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Supreme Court rules Three Stooges T-shirts are not protected art

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  1. Libel and Privacy

    NMU         CALIFORNIA         Privacy         May 2, 2001    

Supreme Court rules Three Stooges T-shirts are not protected art

  • Images of the comedians were not sufficiently transformative to justify protection from the descendants’ claims of violation of their rights of publicity.

T-shirts bearing drawings of The Three Stooges are not sufficiently artistic to warrant their own First Amendment protection, the California Supreme Court ruled on April 30. The court upheld a lower state court ruling against the T-shirt artist.

The case was a battle between a celebrity lithographer, Gary Saderup, and the holder of The Three Stooges’ “deceased’s right of publicity.” The deceased’s right of publicity is a California intellectual property right created by state statute. But speech advocates saw the suit as an infringement on the lithographer’s First Amendment rights.

“What the right of publicity holder possesses is not a right of censorship, but a right to prevent others from misappropriating the economic value generated by the celebrity’s fame through the merchandising of the name, voice, signature, photograph or likeness of the celebrity,” Judge Stanley Mosk, said in the opinion.

The Supreme Court stepped into an odd — and likely controversial — role: art critic. It noted that other artistic reproductions of celebrities, such as Andy Warhol’s silkscreens of Marilyn Monroe, Elizabeth Taylor and Elvis Presley would be protected, but that Saderup’s Three Stooges would not. The difference, the court said, was that Warhol’s works “went beyond the commercial exploitation of celebrity images and became a form of ironic social comment on the dehumanization of celebrity itself.”

Saderup has been drawing charcoal sketches of celebrities for 25 years. He uses the drawings to create lithographic and silkscreen masters, which are used to produce lithographic prints and T-shirts.

After Saderup began selling Stooges prints and T-shirts, Comedy III Productions, which owns the Stooges’ right of publicity, brought the lawsuit, seeking damages under the California deceased person’s publicity law. That law provides that anyone who uses a deceased person’s name, voice, signature, photograph or likeness in “products, merchandise, or goods, or for purposes of advertising or selling” without prior consent shall be liable for damages. The right can be sold during the celebrity’s life or may descend as part of an inheritance.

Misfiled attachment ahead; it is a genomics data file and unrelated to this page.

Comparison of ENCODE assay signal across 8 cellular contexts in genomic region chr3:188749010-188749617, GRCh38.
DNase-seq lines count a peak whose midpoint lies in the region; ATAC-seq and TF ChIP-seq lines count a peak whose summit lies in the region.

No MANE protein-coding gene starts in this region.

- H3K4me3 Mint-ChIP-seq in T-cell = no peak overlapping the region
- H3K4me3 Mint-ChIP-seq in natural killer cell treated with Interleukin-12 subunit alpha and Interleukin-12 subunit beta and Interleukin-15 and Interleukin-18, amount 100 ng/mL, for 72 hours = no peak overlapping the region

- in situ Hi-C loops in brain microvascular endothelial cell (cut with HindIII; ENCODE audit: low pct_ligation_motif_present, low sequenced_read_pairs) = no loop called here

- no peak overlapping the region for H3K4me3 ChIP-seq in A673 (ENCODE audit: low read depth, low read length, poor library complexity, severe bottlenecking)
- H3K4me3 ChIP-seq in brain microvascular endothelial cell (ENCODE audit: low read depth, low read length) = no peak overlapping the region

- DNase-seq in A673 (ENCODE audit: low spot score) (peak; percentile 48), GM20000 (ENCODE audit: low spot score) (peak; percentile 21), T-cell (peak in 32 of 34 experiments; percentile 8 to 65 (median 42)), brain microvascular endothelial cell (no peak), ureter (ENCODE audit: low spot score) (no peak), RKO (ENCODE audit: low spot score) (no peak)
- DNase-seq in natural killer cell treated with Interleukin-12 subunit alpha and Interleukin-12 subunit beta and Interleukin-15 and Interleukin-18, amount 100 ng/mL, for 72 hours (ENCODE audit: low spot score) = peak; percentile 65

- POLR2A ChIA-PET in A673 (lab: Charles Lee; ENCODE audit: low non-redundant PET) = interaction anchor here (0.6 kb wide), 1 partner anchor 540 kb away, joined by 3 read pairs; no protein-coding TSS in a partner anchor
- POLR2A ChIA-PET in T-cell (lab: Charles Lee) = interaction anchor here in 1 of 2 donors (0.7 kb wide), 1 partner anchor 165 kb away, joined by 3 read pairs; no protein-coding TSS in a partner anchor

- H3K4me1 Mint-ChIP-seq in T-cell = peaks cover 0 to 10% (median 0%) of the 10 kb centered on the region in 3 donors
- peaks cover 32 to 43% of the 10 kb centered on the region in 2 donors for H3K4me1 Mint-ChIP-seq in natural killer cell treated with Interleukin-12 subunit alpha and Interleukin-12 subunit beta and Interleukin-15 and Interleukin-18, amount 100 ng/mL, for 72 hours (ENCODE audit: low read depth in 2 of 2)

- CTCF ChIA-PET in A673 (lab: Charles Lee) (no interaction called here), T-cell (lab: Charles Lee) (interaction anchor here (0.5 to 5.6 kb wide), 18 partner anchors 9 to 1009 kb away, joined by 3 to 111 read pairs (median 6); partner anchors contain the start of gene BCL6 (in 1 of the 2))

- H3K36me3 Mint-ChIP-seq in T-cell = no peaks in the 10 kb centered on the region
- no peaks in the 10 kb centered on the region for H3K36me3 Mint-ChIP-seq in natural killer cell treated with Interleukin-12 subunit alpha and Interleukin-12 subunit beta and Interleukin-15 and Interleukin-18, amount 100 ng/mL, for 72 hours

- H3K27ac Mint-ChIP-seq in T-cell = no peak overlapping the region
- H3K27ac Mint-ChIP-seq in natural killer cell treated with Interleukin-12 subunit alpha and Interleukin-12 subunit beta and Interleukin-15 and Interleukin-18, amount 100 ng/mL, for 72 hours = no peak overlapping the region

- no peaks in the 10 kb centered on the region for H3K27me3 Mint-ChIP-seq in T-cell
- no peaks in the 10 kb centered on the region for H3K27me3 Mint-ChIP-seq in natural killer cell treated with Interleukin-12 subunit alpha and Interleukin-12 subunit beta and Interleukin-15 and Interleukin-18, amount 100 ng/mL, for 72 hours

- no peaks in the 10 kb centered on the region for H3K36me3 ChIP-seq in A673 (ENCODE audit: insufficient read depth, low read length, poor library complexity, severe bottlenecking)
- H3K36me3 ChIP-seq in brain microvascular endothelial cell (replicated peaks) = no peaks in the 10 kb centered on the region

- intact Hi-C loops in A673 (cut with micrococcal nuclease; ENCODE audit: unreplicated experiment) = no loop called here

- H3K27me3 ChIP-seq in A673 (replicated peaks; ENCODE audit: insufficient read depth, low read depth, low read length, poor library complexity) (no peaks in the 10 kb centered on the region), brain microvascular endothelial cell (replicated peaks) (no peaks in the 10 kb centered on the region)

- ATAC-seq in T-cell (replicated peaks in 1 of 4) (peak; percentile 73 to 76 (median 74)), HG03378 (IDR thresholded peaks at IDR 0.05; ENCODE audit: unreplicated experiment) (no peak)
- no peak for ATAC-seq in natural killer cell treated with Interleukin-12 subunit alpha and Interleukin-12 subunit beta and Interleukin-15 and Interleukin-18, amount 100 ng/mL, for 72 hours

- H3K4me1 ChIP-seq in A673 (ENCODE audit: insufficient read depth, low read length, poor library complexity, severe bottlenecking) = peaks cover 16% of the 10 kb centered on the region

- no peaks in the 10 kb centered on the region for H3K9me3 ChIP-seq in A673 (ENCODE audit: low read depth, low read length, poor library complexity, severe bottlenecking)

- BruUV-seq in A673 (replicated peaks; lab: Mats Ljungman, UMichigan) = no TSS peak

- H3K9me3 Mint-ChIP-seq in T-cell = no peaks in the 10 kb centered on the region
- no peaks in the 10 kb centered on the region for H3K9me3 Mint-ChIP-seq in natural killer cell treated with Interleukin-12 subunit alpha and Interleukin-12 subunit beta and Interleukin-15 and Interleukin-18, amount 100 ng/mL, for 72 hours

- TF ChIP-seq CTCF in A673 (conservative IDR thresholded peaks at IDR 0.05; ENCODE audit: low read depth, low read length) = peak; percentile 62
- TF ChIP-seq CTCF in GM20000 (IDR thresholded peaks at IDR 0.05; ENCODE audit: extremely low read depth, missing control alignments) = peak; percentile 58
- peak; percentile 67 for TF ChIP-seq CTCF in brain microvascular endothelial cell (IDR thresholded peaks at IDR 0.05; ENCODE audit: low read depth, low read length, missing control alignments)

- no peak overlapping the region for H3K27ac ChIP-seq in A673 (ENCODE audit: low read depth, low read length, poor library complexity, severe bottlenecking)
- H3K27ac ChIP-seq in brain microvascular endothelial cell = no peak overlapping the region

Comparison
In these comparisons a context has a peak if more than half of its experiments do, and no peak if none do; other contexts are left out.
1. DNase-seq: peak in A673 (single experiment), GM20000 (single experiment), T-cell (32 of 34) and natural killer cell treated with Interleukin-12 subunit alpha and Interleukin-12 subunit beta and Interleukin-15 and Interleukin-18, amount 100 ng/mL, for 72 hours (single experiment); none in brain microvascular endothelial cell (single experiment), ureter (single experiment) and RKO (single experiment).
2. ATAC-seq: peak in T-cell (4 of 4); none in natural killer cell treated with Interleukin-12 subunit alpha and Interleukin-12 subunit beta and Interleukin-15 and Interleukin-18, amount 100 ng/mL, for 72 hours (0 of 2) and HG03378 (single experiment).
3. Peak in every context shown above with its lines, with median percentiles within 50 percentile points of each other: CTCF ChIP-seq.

After a trial on stipulated facts, the trial court ruled in favor of Comedy III for $225,000 and granted an injunction against Saderup. Saderup appealed, and the appellate court upheld the award of damages but struck the injunction because, it said, the injunction was so broad it “could extend to matters and conduct protected by the First Amendment.”

The state Supreme Court said it acknowledged the intersection of First Amendment and publicity rights. The court said it was concerned with keeping open a free marketplace and repelling efforts to curb “uninhibited, robust and wide-open debate.”

The court noted that the Saderup creations were not less protected because they entertain, rather than inform. The court also stated that visual speech is not outside the ambit of the First Amendment. Works of art are protected even if they present no discernible message, the court said.

The Supreme Court was unpersuaded that putting art on a T-shirt somehow robbed it of First Amendment protection. “First Amendment doctrine does not disfavor nontraditional media of expression.”

The court adopted a balancing test that it gleaned from other free speech and publicity cases, although the court itself acknowledged that it was “not a simple matter to develop a test that will unerringly distinguish between forms of artistic expression protected by the First Amendment and those that must give way to the right of publicity.”

The court rejected a suggestion to incorporate copyright law’s fair use doctrine as a balancing test, but adopted one element from the fair use test as its guideline here. The court looked to whether the new work was “transformative” of the old. If a work “adds something new, with a further purpose or different character, altering the first with new expression, meaning or message,” then it is sufficiently transformative to garner its own protection. The key question, the court determined, was “does the work derive primarily from the fame of the celebrity depicted?”

The court held that Saderup’s skill and talent were subordinated to the overall goal of creating a portrait of the Stooges, and therefore his free speech rights lost to the right of publicity.

(Comedy III Productions v. Gary Saderup, Inc.) DB

© 2001 The Reporters Committee for Freedom of the Press

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